Source: U.S. Census Bureau h/t Vox

Category: Economy, Taxes and Policy

Please use the comments to demonstrate your own ignorance, unfamiliarity with empirical data and lack of respect for scientific knowledge. Be sure to create straw men and argue against things I have neither said nor implied. If you could repeat previously discredited memes or steer the conversation into irrelevant, off topic discussions, it would be appreciated. Lastly, kindly forgo all civility in your discourse . . . you are, after all, anonymous.

8 Responses to “Middle class households’ wealth fell 35 percent from 2005 to 2011”

  1. chartist says:

    This economic loss was made all the more painful by following the economic loss of the year 2000 so closely.

  2. barbacoa666 says:

    I would assume much of the loss is due to housing. But it would be interesting to know how much of the loss is due to people who got out of the market during the financial crisis and stayed out due to the “rigged market/money printing” and “Obama is a socialist who’ll ruin the economy” narratives.

  3. stonedwino says:

    1) Until we start treating capital income differently from earned income, this will not change.

    2) Tax payments from corporate America are down to just 7% of GDP. Lowest share ever.

    3) We need new tax brackets for top 5%, top 1% and top 0.1%. Whack ‘em

  4. b_thunder says:

    I’m very curious to see what’s the difference in wealth for the middle class looks like now, with S&P500 near 2000, i.e. what did the 30-35% rise in domestic stocks above 2005 level did for the majority of the country.
    Well… who an I kidding? What I really want to know is whether or not the Bernanke/Yellen crew is full of you-know-what when they claim to be “working” for the middle class. If the wealth of the 20th through 80th percentile didn’t improve vs 2005 while the wealth of the top 1% exploded to the stratosphere, that should pretty much end the debate about who benefits from the QE and would once and for all put an end to ALL the “trickle-down” economic theories.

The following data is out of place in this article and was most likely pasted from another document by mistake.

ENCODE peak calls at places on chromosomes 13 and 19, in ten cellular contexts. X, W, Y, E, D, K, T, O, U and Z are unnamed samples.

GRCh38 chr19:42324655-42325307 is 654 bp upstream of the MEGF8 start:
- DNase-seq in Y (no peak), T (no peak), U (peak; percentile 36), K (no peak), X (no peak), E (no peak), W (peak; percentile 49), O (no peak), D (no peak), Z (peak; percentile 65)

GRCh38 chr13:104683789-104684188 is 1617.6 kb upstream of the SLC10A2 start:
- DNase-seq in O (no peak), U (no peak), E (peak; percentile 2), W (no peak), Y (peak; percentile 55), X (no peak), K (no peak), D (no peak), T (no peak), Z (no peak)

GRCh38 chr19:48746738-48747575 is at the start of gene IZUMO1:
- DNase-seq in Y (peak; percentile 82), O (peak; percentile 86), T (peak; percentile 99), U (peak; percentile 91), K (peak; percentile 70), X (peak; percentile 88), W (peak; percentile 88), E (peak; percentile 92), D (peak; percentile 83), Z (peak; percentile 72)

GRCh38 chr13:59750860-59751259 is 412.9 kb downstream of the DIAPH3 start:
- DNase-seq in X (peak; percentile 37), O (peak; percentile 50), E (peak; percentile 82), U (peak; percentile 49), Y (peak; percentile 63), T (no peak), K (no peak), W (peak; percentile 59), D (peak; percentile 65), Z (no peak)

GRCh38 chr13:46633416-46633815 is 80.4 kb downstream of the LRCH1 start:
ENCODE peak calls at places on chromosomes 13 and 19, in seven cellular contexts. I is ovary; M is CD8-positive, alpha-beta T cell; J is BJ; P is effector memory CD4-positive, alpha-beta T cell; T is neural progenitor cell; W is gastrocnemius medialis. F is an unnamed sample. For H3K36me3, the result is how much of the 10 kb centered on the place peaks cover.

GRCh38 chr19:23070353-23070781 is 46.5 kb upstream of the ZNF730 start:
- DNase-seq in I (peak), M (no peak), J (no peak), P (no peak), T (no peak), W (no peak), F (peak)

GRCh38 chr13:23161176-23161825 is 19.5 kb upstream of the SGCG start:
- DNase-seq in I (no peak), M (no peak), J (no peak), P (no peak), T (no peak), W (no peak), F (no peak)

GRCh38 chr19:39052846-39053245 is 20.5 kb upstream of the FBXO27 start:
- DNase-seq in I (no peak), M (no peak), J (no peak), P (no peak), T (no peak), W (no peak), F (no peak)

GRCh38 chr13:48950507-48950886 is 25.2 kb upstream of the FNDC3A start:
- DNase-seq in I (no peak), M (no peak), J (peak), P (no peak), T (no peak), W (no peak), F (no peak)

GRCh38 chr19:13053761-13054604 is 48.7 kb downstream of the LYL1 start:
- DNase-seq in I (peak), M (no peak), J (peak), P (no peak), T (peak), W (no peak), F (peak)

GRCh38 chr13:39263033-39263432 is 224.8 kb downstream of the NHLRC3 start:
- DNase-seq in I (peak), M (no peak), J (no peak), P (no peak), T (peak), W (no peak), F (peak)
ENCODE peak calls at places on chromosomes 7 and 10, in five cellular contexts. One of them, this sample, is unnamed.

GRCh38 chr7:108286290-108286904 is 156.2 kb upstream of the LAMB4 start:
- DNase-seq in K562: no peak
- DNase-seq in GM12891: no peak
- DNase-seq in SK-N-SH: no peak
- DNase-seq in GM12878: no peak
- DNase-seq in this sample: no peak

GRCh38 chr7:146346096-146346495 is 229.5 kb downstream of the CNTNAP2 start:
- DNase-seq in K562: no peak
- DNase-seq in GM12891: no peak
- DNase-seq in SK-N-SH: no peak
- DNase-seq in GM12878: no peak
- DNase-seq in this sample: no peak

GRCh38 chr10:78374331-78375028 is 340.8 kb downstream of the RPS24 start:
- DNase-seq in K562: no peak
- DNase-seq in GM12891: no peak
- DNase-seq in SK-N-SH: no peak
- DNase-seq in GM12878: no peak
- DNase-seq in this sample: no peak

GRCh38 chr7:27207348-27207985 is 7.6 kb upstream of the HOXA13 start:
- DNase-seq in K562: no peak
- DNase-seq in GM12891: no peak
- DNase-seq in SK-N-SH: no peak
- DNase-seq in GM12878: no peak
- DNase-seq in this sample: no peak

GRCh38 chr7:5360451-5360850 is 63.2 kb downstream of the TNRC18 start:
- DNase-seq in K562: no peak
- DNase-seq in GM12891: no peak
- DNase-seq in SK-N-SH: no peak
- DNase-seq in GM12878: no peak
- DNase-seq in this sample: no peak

5. tigerlilac says:

    There is no way that only 20% of Americans had negative net worth at the end of 2011. Does the US Census Bureau just compile this data from the mailings they send to people’s homes? At that time, anyone not in the top 40% was at risk of having their net worth totally wiped out by downturns in home real estate values, tuition bills, or medical expenses. Just like institutional banks and other corporations, families did not mark-to-market or honestly look at their net worth because it was just too painful. We are all very good at lying to ourselves, individually and collectively.

  6. Christopher says:

    We are all Detroit.

    Nothing changes until K Street burns.

    Happy Labor Day!

  7. Low Budget Dave says:

    Robert Reich suggested recently that an easy solution would be to eliminate the corporate income tax completely, and replace it with higher tax on capital gains. Kotlikoff and others have made the argument from different angles, but it all comes down to the same thing: Corporations will shift their profits if they can. Paychecks (and even stock sales) are harder to hide.

    Europe’s Value-Added taxes are largely determined by where the activity takes place. America’s taxes are largely determined by who can find (or create) the best loopholes in their country of origin. From Greg Mankiw all the way to Robert Reich, there are no economists left who feel that America’s corporate tax system is rational.

  8. 4whatitsworth says:

    Most of the middle class was poorly educated by our public system, does not have a college degree nor any significant investments in retirement saving. Today college is un affordable, in addition capital investment is out of reach, and blue collar jobs have dried up.

    In my view over regulation and environmentalism as a political movement by those with a family paid for college education is a war on the blue collar middle class and by the looks of these stats the hard working blue collar crowd is loosing.

    We need blue collar work and great education for families who do not want to be generationally blue collar. Or we can continue to see regulation, public benefits and a military police state as the answer.